Presentation on theme: "Chapter 2 Kinematics in One Dimension. Kinematics –Kinema is Greek for “motion” –Kinematics → Describing motion Kinematics describes motion in terms of."— Presentation transcript:
Kinematics –Kinema is Greek for “motion” –Kinematics → Describing motion Kinematics describes motion in terms of –position –displacement –velocity (average and instantaneous) –acceleration Dynamics –Describing how interactions can change motion Mechanics –Kinematics and dynamics.
For one-dimensional motion, plus (+) and minus (-) are used to specify the vector direction. Plus (+) is at 0° along the positive x axis and minus (-) is at 180° along the negative x axis. Position x is the location of the object initial positionfinal position positive x direction x axis at 0°
Change Δ always means (final value) – (initial value) Displacement Δx is the change in position x= 0
Example: Displacement in the positive x direction initial Displacement is the change final Displacement is +5 m
Example: Displacement in the negative x direction initial Displacement is the change final Displacement is - 5 m
Average velocity is the displacement divided by the elapsed time. SI units for velocity: meters per second Velocity is the displacement in one second. v "bar" means average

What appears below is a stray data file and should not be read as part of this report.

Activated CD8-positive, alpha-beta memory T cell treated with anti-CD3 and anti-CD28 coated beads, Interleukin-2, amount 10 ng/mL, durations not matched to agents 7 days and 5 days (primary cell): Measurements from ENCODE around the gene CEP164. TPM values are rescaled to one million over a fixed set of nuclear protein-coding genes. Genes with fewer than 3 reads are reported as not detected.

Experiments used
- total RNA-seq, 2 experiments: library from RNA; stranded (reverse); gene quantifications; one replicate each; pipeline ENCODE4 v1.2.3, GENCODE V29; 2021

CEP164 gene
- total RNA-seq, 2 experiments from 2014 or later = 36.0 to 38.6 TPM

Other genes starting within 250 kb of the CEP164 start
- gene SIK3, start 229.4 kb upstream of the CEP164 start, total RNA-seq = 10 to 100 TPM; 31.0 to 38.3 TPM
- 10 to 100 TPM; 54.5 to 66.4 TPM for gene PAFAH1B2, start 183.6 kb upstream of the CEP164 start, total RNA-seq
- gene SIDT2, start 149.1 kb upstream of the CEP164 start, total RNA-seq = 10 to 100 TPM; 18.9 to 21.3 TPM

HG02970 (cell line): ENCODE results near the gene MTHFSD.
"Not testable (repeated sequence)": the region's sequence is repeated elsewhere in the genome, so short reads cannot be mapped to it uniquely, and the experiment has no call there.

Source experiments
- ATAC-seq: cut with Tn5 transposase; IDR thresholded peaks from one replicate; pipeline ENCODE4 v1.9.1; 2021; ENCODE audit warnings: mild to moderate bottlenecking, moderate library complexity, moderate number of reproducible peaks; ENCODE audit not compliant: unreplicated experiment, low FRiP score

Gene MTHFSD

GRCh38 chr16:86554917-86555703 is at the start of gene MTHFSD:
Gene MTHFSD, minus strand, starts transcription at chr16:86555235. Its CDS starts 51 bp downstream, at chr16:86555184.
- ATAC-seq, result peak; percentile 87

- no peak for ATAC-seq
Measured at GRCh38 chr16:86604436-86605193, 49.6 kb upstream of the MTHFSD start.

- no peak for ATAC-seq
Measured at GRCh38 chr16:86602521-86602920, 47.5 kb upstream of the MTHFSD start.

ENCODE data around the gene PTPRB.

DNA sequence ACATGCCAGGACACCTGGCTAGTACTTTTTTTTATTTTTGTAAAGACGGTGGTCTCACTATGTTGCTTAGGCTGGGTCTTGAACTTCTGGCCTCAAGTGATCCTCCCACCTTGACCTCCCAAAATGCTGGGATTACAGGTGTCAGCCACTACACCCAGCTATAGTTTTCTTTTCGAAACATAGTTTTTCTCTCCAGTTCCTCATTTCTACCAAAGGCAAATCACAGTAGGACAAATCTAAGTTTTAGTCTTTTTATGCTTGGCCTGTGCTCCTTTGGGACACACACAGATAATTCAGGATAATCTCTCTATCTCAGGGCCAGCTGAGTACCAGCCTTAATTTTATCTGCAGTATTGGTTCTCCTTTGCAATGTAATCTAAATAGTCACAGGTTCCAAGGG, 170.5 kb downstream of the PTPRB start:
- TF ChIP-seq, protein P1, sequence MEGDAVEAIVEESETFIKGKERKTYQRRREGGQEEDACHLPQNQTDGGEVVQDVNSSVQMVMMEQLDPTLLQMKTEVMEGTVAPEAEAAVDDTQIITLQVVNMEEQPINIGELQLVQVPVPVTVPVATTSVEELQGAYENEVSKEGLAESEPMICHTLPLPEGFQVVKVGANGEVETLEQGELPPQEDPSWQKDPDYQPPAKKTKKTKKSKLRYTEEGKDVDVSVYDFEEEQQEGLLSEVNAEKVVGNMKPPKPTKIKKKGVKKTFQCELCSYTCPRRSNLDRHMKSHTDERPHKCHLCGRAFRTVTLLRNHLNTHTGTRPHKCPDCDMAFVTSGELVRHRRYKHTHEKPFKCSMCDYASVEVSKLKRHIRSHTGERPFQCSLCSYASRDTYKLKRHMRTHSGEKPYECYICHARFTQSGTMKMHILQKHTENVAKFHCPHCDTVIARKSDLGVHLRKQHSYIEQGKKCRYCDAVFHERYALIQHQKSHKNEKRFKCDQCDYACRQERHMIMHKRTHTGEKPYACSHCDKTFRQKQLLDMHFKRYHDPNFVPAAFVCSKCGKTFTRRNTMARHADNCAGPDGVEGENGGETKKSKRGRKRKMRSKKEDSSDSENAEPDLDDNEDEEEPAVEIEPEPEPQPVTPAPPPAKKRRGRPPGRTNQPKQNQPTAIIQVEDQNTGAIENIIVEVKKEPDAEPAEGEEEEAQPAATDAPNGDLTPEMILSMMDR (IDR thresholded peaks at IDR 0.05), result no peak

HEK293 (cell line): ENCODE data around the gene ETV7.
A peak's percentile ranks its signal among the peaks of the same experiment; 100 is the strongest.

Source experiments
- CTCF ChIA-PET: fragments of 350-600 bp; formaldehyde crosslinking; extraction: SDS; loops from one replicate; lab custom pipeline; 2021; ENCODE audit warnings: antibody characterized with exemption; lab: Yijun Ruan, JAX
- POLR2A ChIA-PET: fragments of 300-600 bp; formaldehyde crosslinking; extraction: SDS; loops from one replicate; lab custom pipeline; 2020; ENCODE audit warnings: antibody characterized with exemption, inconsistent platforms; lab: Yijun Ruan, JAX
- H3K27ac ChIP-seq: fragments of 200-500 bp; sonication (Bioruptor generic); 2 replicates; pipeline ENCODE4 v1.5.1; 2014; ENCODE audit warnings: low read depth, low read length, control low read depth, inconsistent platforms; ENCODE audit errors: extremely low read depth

Example 2 The World’s Fastest Jet-Engine Car Andy Green in the car ThrustSSC set a world record of 341.1 m/s in 1997. The driver makes two runs through the course, one in each direction, to adjust for wind effects. Determine the average velocity for each run. Vector directions are shown with +/- signs.
SI units for speed: meters per second In this course, speed will mean the magnitude of the velocity. Ignore the textbook definition of speed textbook definition:
Instantaneous velocity is the average velocity for a very short time interval. average velocity instantaneous velocity Average velocity is the average during some time interval. Instantaneous velocity is the velocity at a specific moment.
Average acceleration is the velocity change in one second. "bar" means average
Example 3 Increasing velocity: Determine the average acceleration. v and a are in the same direction so v increases
Acceleration is the velocity change each second. v and a are in the same direction so v increases
Acceleration is the velocity change each second v and a are in opposite directions so v decreases
Graphical representation of kinematic quantities Position graph with a constant slope
Position graph with three different slopes Velocity = Slope
Position graph with a variable slope Velocity = Slope
Your success in physics critically depends on your ability to correctly distinguish and correctly use technical terms as the terms are defined in physics. velocity and acceleration are different physical quantities with different units velocity is position change each second acceleration is velocity change each second velocity is different from velocity change
1. position (at time t), x 2. initial velocity (at time t=0), v o 3. acceleration (constant), a 4. final velocity (at time t), v 5. final time, t The kinematic equations relate these 5 variables for situations where the acceleration is constant and allow us to solve for two of these quantities that are unknown. Five kinematic variables